It's TB testing season

Author: Rob Powell BVetMed MRCVS

Unfortunately it is the time of year when lots of cattle are being housed and we are very busy TB testing. I recently attended a meeting on Bovine TB so have reported back some of the findings, along with some answers to some common questions that I get asked when on farm.


How much TB is around?

·         High risk area - the definition of a high risk area is that ‘TB is endemic in cattle and wildlife’. The average new breakdown rate in this zone is 10%. These areas will be in an annual testing zone for all animals over 6 weeks old with Pre-movement testing.

·         Edge area - the definition of the edge area is an area in which ‘TB is spreading or there is a short-medium risk of TB spreading’. The average new breakdown rate in this zone is 2%. These areas will also be in an annual testing zone with Pre-movement testing. This accounts for Hampshire, Berkshire as well as other places such as Cheshire and Derbyshire.

·         Low risk area - the definition of a low risk area is an area in which there is ‘a low risk of TB spreading’ these areas will be in 48 month testing zones with no Pre-movement testing. Only adult breeding females and breeding males will be tested.


What will happen if Bovine TB is found on my farm?

New Edge Area Measures:

·         The reactor animal will be DNA tagged by the vet and removed from the farm by the ministry and compensation will be paid. Upon slaughter this animal will be inspected for lesions and culture will be undertaken to try and grow Bovine TB.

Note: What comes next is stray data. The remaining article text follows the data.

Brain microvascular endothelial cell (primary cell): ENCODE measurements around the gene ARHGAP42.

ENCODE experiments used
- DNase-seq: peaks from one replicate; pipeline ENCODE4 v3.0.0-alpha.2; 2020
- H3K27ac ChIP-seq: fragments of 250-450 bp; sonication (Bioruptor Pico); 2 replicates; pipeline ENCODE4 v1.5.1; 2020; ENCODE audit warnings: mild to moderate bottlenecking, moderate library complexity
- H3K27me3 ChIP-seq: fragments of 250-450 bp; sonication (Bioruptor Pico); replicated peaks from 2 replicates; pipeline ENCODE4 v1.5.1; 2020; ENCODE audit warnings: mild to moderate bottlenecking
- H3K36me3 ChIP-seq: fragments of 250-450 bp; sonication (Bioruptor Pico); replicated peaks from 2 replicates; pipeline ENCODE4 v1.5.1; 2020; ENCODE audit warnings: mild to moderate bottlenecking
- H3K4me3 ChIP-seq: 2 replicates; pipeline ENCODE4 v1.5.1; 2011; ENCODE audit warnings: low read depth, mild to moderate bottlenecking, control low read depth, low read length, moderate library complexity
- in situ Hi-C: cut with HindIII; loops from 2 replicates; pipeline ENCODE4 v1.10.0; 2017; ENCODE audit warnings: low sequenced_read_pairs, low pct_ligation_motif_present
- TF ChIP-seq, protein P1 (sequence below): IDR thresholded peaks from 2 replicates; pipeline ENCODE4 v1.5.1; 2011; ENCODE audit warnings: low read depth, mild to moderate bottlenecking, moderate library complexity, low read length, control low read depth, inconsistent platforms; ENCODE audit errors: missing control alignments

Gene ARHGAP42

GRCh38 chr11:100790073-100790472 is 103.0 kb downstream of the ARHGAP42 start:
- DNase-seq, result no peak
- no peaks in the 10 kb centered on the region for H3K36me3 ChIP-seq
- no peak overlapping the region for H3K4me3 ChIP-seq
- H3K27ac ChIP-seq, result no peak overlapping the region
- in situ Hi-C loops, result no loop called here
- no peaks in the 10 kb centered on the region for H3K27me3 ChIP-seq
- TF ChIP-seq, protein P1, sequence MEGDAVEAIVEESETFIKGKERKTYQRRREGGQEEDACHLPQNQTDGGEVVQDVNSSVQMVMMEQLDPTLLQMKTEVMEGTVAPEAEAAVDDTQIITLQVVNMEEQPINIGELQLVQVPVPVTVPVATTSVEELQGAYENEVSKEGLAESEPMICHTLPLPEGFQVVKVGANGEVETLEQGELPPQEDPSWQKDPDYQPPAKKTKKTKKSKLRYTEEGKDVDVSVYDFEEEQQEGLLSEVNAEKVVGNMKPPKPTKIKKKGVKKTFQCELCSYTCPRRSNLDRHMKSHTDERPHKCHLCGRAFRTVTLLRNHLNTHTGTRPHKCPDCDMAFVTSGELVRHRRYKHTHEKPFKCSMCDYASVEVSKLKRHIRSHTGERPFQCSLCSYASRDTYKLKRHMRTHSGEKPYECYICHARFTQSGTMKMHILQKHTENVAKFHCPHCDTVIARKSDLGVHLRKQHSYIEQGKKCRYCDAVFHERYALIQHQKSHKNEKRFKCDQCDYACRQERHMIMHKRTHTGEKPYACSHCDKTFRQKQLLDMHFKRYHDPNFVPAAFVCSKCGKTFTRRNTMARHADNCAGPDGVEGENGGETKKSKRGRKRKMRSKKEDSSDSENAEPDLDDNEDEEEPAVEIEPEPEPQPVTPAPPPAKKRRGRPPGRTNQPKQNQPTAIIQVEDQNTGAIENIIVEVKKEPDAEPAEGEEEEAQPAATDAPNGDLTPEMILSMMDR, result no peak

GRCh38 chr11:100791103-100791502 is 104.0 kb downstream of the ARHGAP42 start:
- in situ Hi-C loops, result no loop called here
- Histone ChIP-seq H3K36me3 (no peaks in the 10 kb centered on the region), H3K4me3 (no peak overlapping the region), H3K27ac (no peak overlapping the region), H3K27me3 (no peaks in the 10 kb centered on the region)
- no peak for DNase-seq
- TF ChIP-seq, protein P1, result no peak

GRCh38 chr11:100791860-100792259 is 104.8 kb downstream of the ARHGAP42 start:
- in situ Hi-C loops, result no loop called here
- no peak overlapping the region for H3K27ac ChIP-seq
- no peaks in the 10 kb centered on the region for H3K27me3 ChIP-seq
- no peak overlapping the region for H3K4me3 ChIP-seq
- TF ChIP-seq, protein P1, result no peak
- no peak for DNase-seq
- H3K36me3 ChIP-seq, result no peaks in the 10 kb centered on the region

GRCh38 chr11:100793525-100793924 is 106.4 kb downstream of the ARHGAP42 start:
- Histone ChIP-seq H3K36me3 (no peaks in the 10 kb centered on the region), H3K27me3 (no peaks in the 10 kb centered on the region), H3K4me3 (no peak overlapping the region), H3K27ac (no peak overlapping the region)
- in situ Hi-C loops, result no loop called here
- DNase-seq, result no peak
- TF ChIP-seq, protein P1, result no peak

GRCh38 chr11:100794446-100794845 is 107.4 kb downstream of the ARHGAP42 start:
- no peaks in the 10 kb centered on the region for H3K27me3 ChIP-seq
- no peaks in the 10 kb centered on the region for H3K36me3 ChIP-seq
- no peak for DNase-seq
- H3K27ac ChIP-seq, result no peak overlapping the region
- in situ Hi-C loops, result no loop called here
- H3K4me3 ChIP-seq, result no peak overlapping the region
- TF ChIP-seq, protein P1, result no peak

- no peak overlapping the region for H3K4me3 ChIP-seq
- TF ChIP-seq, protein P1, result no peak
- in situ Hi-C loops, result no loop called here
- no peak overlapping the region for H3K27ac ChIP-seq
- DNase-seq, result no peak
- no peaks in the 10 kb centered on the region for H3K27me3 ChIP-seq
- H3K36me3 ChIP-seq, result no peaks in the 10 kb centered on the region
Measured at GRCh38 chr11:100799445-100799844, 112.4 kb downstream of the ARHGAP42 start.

·         All herds that Bovine TB is found on in the edge area will then either have their TB status suspended or will have their TB status removed if lesions are found or Bovine TB is cultured from the carcase. This will affect the next stage of the test.

·         If the Official TB status is suspended you will need two consecutive negative 60 day tests that pass on severe interpretation followed by a 6 month check test before returning to annual testing.

·         If the Official TB status is withdrawn you will need a Gamma interferon blood test rather than the normal skin test. This will be followed by a 60 day skin test and a 6 month check test before returning to annual.


How can I minimise the risk to my farm?

The main recommendations from the meeting were:

·         If possible aim for a closed herd. If this is not possible develop a ‘buying-in’ procedure (i.e. check the TB status of herd and ensure evidence of a Pre-movement test.

·         In a perfect world all purchased stock would be isolated for 2 months and the animals would be tested again in a Post-movement test. There is a cost to this in terms of extra labour and paying for a second test, however the skin test will not pick up animals that are in the very early stages of Bovine TB. Animals also have 60 days to be moved after a Pre-movement test so could pick up infection before being moved onto the next farm. This may not be practical or cost effective for a proportion of our clients but a TB breakdown is not cheap either.

·         Secure stock buildings against access by badgers, especially feed stores (concentrates, straights, maize or whole crop). Also feeding areas, stock accommodation and grass silage fences. If solid barriers are not possible use electric fencing (3 strands set at 10, 15, 20 and 30cm from the ground)

·         Bovine TB can survive in manure so ideally store manure for 6 months and try not graze for 2 months after spreading. Do not source manure from other farms.

·         Avoid grazing near badger setts or latrines and ensure cattle don’t have access to woodland. Reduce wildlife access to supplementary feed such as concentrate and mineral blocks.


3rd December 2013

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